On camping with toddlers, and other circles of hell.

Last weekend, against my better judgement, I went camping.

I knew from the beginning it was going to be a total shitshow, because that’s basically the definition of camping. But my husband was all – we’re making memories with our kids – and I was all – we really can’t afford to take them anywhere and stay in a hotel – so we borrowed my inlaws’ 5th wheel camper and made the trek to New Hampshire to sleep outside, in a location very similar to our driveway at home.

I spend a lot of time talking about how much I hate camping. I just don’t see the value in sleeping outside or on the ground or using public bathrooms or living in close quarters with strangers voluntarily. Add in the bugs, limited culinary options, set up and take down efforts and honestly just why. Like why is this a thing? Does sitting in an expensive LL Bean tent with an air mattress or an RV that costs more than some people’s homes with hundreds of other people in a designated driveway equipped with electricity and a sewer dumping station really make you closer to nature?

It makes you closer to other people’s shit is what it does. No fucking thank you.

Anyway I agreed to go because I already have enough mom guilt and this felt like a quick win on the super mom front. Plus we were going with our close friends and I had this delusion that the kids would go to sleep and we’d all get to sit by a campfire and drink tequila and feel relaxed.


We drove down to New Hampshire on Saturday afternoon. Dan had the camper hooked up to his dad’s truck and the kids were whining in the backseat per usual. About 10 minutes after leaving our driveway the kids started whining that they were hungry, and rightfully so, we forgot to feed them lunch in the scramble that was packing for 3 days in the “wilderness” plus charging and loading shows onto the ipad in preparation for 48 hours without wifi. Closer to nature my ass.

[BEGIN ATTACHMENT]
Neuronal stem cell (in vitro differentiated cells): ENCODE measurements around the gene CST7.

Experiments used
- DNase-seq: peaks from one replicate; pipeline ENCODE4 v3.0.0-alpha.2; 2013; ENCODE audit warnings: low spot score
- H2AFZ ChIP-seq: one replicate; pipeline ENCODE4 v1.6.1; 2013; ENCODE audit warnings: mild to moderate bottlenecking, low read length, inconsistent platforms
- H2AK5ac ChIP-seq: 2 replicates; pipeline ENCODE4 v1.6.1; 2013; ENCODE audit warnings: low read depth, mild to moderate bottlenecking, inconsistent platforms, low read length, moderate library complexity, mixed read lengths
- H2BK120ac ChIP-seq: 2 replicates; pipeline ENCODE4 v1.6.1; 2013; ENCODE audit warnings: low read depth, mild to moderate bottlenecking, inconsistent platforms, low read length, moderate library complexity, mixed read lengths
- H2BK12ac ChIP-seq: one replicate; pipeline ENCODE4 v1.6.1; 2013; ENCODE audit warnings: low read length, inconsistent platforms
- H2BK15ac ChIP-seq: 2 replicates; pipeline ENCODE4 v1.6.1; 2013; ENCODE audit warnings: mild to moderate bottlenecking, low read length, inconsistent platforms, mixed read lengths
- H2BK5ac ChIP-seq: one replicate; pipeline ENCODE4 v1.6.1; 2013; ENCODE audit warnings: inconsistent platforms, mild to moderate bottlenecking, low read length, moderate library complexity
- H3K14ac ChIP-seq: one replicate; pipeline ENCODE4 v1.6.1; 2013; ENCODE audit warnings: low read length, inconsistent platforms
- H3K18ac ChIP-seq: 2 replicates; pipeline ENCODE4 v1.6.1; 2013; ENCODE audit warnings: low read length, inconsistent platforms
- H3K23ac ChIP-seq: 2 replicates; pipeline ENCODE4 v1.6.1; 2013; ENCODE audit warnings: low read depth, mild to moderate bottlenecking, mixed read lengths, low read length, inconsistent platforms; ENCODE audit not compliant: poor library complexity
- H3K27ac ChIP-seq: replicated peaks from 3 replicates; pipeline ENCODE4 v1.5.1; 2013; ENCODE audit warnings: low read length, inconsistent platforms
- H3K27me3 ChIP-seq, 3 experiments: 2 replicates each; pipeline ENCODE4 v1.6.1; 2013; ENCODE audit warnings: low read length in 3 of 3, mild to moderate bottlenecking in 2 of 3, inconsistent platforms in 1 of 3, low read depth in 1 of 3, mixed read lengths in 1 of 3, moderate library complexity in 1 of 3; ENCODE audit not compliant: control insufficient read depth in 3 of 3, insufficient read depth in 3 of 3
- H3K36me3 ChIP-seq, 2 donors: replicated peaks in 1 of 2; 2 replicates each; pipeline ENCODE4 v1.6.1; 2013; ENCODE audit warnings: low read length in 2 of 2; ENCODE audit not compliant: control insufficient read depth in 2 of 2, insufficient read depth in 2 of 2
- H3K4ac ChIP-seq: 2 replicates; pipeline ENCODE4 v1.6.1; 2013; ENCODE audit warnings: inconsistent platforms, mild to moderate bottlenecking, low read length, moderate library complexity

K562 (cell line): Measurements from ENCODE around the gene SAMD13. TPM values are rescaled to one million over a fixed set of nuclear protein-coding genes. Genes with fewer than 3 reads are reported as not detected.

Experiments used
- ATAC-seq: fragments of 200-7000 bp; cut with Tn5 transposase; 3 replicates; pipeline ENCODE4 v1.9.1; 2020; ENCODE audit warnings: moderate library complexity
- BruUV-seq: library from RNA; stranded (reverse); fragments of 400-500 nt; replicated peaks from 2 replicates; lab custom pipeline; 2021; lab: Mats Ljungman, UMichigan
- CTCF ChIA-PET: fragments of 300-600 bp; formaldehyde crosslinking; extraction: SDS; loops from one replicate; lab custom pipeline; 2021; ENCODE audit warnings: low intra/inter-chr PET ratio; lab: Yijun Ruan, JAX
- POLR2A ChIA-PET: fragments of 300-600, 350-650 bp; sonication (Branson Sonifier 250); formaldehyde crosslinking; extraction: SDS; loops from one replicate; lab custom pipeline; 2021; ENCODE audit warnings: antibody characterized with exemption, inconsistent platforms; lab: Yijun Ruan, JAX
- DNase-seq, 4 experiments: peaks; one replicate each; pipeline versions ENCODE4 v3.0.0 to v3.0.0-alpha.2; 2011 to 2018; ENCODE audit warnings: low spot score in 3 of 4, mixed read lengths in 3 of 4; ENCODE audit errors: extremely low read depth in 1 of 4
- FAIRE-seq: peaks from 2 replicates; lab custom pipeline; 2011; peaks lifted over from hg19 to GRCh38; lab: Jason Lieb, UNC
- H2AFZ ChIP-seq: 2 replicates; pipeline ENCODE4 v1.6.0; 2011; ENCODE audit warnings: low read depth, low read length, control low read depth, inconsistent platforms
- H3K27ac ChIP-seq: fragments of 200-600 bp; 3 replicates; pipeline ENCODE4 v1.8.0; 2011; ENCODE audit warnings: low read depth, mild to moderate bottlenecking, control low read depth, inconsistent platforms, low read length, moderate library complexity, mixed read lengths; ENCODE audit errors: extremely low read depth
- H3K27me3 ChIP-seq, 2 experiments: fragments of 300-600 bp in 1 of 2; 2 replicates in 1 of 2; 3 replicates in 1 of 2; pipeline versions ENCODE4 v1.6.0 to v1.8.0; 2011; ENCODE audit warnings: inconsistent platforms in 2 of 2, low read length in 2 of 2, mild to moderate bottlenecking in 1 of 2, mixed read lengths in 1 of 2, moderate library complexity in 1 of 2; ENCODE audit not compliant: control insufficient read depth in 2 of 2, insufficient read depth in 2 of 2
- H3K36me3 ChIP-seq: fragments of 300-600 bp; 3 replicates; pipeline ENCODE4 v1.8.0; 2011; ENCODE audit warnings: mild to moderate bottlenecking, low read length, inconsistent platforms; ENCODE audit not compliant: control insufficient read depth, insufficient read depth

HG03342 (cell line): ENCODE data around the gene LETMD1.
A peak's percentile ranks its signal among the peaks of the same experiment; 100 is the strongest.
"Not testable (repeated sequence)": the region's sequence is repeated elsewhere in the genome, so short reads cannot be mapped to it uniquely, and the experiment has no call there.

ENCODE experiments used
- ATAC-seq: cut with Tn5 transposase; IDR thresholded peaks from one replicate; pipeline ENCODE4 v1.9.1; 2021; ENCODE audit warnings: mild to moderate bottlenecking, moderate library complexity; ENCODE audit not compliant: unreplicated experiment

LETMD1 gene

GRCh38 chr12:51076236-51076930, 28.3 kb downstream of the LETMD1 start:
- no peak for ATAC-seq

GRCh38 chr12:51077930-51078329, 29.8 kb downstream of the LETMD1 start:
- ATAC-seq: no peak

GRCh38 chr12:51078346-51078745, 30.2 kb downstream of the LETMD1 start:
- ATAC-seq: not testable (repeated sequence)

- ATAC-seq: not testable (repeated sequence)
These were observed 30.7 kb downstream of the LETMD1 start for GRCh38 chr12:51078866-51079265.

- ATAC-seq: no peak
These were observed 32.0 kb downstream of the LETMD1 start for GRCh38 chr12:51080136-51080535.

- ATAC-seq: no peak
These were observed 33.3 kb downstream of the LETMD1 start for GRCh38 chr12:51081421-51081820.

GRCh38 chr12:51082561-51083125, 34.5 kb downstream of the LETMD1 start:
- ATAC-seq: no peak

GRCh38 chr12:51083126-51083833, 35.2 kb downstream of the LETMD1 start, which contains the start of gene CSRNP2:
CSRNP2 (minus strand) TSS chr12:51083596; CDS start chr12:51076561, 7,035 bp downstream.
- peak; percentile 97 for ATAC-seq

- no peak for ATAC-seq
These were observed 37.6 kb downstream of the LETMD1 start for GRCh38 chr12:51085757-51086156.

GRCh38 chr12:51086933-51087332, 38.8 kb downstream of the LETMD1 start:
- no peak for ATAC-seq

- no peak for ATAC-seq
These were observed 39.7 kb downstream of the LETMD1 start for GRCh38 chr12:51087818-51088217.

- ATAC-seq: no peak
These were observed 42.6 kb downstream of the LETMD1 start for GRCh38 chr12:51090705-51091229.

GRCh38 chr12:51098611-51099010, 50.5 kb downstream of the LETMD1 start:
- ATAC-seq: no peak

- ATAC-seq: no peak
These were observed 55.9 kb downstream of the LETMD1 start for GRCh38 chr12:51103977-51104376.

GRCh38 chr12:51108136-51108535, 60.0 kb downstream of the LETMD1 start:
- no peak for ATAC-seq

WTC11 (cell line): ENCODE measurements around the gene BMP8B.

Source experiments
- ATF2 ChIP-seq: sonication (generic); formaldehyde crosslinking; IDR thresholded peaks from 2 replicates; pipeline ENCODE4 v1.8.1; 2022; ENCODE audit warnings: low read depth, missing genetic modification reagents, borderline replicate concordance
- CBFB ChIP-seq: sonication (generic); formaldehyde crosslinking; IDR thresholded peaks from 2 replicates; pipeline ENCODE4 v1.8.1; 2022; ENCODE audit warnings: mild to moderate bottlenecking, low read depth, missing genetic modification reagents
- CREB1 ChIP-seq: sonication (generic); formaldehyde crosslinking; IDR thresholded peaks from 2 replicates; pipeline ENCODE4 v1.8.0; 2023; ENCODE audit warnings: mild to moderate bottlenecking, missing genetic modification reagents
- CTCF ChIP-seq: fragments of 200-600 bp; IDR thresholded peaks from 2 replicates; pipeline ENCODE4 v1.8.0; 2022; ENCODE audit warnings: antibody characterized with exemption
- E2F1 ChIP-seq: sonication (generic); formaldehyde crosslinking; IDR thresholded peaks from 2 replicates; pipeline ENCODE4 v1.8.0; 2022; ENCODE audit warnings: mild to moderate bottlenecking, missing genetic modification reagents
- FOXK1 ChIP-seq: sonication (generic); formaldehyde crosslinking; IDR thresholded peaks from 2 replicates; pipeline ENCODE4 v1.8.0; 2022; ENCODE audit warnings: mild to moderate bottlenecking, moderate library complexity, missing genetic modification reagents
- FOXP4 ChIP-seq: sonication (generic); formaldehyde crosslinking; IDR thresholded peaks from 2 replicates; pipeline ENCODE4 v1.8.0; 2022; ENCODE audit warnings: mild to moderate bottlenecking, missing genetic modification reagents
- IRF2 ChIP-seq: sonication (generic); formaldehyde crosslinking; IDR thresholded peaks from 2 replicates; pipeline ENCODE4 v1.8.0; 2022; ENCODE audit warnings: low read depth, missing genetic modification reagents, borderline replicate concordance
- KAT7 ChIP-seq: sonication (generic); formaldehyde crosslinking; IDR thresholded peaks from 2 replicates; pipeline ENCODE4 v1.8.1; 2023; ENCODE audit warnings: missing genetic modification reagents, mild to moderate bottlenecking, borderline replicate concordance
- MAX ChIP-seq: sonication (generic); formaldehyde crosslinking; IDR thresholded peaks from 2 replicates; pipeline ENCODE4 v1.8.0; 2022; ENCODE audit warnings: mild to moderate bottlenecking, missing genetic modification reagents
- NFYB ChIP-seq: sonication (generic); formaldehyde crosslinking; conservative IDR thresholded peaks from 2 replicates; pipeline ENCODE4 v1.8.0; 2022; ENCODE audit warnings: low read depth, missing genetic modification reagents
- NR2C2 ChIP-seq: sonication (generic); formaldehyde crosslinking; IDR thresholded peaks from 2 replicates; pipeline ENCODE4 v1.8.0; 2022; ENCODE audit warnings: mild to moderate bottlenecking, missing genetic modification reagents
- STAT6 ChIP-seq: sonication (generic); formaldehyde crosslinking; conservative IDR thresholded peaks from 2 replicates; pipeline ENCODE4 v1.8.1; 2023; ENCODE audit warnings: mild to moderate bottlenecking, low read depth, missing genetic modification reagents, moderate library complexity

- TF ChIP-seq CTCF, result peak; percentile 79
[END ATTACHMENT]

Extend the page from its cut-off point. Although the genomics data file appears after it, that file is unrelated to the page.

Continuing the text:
Because it’s impossible to do anything (like turn, or park, or go through a drive thru) with the camper we ended up in a Burger King parking lot for lunch. I thought I could be flexible and eat a chicken sandwich but once I opened it up I realized I just couldn’t do it. It just wasn’t even close to resembling chicken or any kind of actual animal. So Dan ate both our sandwiches and I dipped french fries in ranch.

Two hours later we arrived at the campground and it promptly began pouring rain. Like, drenching. Dan asked me to get out of the truck and help him back the 26-foot camper through two giant trees into a tiny camping slot. I so wish I could have filmed it, but I left my phone in the truck and even though I considered asking Dan to hold on for a sec so I could grab it, in the end I decided the divorce would be too expensive.

About 30 minutes into the parking fiasco, Dan decided it would be easier to park the camper on the moon without kids and his wife screaming at him, so I unloaded the girls from the truck and took them to meet up with our friends at the pool. It was already pouring but as soon as we got to the pool it started down-pouring.

This didn’t deter the kids at all, in fact they were 100% fine playing in the pool in the rain until about 2 seconds before they weren’t and then they were NOT OK WITH ANY OF IT. The 10 minute walk back to the campsite was lovely.